From the impact of interrupted sleep to the sleep habits of snowy states and cities, a Live Science report examines 5 recent scientific discoveries about sleep.
The technologies of the past century, from light at night to electronic gadgets, are often blamed for keeping people awake long past the time they should have hit the sack. But a 2015 study suggests that modern humans don’t get less sleep than their prehistoric ancestors — in fact, we may get more.
In the study, researchers looked at the sleep habits of people living in contemporary hunter-gatherer societies in parts of Africa and South America, as a proxy for our prehistoric ancestors. They found that people in these societies sleep less than 6.5 hours a night — less than the average American, who gets between 7 and 8 hours of sleep, according to the National Sleep Foundation.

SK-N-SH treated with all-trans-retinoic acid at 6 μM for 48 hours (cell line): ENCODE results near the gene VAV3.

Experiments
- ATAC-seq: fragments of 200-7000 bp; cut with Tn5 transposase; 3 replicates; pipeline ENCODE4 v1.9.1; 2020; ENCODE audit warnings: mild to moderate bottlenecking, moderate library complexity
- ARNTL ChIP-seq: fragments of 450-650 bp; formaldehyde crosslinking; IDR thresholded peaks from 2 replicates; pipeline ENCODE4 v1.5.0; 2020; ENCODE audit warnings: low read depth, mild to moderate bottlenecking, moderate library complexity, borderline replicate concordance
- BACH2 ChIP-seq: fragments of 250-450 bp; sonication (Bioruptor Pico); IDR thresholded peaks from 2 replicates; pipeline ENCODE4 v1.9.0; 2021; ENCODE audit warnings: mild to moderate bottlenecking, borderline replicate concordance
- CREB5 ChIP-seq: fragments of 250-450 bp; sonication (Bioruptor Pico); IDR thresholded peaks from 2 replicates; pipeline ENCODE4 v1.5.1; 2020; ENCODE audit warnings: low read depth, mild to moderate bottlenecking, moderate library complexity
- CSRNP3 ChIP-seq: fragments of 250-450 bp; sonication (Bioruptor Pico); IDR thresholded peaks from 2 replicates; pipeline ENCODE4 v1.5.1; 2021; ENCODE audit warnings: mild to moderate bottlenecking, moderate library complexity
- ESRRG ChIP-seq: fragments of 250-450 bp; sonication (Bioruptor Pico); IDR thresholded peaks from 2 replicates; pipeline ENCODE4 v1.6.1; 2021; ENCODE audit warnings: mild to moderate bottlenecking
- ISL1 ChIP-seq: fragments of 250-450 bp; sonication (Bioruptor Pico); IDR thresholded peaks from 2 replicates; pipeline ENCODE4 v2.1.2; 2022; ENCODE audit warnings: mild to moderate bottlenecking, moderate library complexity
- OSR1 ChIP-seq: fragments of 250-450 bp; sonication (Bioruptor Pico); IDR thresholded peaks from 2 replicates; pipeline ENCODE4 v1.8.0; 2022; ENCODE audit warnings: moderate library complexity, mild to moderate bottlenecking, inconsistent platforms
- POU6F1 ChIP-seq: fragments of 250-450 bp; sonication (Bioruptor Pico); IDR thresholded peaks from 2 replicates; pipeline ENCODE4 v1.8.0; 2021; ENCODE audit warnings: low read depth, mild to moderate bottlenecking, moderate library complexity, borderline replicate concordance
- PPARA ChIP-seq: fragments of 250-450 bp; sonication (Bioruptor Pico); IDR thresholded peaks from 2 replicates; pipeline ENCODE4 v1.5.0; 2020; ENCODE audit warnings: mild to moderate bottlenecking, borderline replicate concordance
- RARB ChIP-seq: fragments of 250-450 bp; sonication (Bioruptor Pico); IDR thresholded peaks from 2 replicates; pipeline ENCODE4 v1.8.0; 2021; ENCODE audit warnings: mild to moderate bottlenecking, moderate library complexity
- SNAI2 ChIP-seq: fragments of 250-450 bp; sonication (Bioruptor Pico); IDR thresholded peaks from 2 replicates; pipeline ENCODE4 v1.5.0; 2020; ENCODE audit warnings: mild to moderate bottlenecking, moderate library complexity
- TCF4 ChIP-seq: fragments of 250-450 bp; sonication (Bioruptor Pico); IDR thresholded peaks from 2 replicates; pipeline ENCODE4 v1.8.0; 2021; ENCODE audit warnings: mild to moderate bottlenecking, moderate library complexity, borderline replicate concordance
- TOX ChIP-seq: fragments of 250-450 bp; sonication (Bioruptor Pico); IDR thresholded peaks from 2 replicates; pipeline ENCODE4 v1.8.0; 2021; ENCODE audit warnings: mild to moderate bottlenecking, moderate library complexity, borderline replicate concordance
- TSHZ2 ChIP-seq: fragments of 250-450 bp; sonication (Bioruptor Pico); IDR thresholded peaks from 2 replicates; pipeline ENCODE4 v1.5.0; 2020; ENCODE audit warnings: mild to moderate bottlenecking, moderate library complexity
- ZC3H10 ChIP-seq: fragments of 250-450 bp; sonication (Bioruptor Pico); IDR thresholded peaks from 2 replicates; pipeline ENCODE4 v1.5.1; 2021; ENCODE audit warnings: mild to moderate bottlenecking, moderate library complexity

“We find that contrary to much conventional wisdom, it is very likely that we do not sleep less than our distant ancestors,” study author Jerome Siegel, a researchers at the University of California, Los Angeles, told Live Science in a 2015 interview.